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Photo: Marina Kelava

Colombian prisoners of coal

"We were poor before, but we had rivers, we went fishing, we grew some food and we lived well. Now our children can only see that on TV. The course of the river has been changed, the forest has been cut, and we are prisoners in our own village", explains Hilario Vega, resident of the village of Boqueron in the northeast of Colombia. The whole village has been waiting to be relocated for seven years. The air pollution coming from the coal mines surrounding the village is so severe that it is endangering their lives.
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Enough is enough: Stopping the violence against environmental defenders

"2016 was the deadliest year on record for environmental defenders, and 2017 is on its way to be even worse", said Katharina Rall, High Commissioner from Human Rights Watch (HRW) at UN Climate Change Conference in Bonn this November. Rall was the advocate for human and indigenous rights during negotiations on COP23. The rate of killing of environmental defenders has risen to four per week. Of the 200 defenders that were killed in 2016, 40 percent were indigenous, even though the total population of indigenous people represents approximately five percent of the global population.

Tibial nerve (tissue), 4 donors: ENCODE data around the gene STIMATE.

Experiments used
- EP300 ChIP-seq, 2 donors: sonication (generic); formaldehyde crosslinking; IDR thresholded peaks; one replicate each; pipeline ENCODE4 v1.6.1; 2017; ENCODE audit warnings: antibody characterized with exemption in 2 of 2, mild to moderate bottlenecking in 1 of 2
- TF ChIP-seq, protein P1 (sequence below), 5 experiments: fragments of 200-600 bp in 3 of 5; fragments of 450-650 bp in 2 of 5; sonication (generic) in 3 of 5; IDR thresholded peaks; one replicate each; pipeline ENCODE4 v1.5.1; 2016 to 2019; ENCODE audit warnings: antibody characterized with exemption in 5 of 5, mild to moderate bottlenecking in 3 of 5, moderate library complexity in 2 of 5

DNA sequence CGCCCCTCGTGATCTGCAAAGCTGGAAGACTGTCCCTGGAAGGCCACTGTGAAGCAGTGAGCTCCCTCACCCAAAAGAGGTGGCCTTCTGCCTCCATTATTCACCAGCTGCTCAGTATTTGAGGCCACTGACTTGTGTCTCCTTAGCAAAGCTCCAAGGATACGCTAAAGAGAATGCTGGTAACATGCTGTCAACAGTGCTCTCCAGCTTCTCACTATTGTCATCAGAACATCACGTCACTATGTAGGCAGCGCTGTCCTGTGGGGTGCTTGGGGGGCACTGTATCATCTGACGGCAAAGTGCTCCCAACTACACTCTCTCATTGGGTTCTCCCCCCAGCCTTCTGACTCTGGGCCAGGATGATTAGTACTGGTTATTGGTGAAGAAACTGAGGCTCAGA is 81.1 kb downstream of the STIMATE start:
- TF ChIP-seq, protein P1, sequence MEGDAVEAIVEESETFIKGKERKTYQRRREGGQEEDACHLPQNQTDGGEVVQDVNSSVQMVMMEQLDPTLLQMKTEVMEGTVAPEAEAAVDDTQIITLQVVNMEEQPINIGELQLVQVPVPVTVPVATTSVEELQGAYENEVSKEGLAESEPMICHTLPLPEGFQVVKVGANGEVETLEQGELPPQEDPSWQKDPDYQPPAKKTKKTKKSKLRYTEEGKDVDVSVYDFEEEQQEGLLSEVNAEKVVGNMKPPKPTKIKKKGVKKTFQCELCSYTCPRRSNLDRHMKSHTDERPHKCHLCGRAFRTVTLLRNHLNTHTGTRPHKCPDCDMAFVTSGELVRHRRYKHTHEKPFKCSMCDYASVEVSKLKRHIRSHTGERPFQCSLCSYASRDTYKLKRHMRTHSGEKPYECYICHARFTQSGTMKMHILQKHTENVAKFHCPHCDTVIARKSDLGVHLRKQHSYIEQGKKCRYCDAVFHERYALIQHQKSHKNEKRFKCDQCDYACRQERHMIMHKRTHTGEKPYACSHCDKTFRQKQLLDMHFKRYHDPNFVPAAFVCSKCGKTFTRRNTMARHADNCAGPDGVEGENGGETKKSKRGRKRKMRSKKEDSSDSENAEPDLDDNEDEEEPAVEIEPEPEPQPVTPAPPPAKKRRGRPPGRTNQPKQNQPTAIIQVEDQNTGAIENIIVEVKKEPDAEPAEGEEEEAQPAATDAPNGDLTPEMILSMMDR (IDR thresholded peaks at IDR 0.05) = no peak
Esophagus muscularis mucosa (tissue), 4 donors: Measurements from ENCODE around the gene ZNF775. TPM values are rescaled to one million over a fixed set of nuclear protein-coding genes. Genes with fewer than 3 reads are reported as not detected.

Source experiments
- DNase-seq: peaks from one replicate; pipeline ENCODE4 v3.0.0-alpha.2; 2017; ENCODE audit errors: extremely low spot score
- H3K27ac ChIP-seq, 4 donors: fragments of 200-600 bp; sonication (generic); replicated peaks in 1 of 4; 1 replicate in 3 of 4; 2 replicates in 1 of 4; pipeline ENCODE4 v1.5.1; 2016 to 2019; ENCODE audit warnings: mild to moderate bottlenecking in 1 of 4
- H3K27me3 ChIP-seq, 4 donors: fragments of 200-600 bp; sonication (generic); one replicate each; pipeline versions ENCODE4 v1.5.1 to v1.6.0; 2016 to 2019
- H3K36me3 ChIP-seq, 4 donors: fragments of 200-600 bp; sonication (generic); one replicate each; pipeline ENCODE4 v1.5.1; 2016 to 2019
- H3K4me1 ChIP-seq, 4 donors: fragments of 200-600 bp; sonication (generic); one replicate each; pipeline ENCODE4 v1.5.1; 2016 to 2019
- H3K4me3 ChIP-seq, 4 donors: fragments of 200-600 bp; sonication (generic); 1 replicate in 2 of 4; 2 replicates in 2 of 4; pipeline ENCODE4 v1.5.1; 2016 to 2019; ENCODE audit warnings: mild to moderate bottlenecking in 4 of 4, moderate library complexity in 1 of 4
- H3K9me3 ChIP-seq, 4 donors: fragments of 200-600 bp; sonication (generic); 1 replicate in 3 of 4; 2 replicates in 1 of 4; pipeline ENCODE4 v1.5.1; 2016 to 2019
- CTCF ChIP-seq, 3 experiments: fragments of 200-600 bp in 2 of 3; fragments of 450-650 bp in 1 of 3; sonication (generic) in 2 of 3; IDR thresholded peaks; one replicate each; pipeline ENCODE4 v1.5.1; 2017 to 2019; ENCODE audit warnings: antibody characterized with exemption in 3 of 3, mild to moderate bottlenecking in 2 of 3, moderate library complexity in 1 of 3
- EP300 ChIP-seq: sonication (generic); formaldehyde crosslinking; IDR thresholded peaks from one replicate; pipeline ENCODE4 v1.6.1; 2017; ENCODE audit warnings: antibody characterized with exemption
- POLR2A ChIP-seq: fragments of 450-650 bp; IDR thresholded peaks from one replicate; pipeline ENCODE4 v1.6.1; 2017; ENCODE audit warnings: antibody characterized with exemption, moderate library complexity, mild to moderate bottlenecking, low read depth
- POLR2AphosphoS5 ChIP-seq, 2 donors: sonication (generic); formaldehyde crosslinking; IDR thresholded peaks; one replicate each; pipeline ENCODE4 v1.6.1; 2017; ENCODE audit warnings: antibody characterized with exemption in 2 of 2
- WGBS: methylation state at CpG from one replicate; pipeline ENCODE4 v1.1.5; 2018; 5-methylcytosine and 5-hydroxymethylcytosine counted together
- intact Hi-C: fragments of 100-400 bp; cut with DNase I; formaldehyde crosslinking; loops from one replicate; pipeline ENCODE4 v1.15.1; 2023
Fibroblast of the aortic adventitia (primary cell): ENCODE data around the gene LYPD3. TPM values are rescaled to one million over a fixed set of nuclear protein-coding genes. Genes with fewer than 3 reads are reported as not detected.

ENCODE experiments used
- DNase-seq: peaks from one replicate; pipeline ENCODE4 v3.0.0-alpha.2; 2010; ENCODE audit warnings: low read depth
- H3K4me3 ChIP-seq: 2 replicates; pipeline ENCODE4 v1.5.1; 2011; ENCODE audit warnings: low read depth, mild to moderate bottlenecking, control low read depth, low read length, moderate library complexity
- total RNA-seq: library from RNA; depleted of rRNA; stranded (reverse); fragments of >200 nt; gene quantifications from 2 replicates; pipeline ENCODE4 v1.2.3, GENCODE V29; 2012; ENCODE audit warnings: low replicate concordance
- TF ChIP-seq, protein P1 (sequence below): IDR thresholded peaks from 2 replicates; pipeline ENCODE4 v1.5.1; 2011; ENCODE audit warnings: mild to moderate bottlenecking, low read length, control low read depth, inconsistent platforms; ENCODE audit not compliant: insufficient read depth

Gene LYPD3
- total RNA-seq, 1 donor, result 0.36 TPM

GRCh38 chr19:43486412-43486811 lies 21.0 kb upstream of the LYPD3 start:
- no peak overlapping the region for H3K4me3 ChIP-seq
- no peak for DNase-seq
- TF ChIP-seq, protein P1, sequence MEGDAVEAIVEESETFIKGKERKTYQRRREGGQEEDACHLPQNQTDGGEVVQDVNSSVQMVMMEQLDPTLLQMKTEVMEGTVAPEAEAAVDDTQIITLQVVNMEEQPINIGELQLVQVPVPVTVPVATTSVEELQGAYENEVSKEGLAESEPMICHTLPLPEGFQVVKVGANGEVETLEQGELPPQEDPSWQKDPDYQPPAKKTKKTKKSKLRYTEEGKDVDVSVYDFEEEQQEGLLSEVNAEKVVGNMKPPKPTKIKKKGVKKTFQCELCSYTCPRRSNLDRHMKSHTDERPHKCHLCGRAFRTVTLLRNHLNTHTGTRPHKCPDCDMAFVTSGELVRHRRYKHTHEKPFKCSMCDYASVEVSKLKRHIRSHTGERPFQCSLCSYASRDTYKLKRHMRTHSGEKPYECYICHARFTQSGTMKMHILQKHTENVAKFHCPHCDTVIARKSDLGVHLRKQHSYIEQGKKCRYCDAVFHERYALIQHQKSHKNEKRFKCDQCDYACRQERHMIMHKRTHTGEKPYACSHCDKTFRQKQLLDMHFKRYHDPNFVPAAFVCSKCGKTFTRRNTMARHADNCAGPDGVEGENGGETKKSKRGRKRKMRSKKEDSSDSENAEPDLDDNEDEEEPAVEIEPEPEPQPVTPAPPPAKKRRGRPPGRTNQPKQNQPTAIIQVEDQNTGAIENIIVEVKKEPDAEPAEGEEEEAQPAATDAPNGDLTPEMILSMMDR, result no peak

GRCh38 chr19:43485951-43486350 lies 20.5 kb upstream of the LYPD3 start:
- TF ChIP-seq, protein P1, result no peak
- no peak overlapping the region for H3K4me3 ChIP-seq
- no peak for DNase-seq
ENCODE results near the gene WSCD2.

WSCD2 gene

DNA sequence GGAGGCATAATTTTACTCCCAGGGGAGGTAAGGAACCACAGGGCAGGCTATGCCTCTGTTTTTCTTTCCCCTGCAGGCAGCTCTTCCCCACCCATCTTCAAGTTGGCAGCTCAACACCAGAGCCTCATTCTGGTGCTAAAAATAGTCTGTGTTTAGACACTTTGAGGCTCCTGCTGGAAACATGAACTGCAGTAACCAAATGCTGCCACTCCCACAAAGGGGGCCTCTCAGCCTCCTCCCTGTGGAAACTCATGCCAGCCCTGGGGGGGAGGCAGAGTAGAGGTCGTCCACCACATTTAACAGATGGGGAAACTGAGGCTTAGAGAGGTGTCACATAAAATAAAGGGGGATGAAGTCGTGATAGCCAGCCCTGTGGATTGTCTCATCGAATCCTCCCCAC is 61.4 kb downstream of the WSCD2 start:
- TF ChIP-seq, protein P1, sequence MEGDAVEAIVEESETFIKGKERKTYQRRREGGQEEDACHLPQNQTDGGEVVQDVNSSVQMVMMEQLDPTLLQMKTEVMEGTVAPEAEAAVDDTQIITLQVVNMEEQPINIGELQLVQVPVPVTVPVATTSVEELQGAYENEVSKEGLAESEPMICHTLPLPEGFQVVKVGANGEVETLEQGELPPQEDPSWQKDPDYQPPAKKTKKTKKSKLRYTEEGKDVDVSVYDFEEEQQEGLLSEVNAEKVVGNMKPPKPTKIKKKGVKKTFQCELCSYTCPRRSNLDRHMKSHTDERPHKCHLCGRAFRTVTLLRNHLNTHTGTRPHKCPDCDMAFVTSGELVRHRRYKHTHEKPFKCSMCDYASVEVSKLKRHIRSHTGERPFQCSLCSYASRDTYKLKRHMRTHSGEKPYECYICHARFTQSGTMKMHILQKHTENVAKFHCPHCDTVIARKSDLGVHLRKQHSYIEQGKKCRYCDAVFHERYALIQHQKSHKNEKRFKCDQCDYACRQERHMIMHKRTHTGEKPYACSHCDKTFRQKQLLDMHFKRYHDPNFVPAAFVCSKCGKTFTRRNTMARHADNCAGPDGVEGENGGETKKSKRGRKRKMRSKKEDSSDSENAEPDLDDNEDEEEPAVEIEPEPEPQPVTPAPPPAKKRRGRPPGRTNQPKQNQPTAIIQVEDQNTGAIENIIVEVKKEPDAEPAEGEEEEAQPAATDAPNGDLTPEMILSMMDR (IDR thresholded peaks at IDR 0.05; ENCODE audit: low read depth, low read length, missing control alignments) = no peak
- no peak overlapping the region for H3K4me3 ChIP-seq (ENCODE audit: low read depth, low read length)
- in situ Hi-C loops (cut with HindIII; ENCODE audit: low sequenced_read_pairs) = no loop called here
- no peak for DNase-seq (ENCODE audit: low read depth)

Photo: Tim Saccenti

Zola Jesus on Okovi, change and tragedy

Zola Jesus: "I struggle with making music that doesn't directly change the environment in a way. To endure the pain of performing these songs night after night, but knowing there is a possibility that some sort of paradigm shift will happen to someone in the audience, is really rewarding. I try to be more mindful and critical about my capitalist upbringing, of this feeling installed in me – the feeling of never being satisfied with what I have or who I am. This quest for more and what's next, doesn't allow space and time to just be."
Photo: Gordon Donovan/Yahoo News

Intellectual conformity in the age of Internet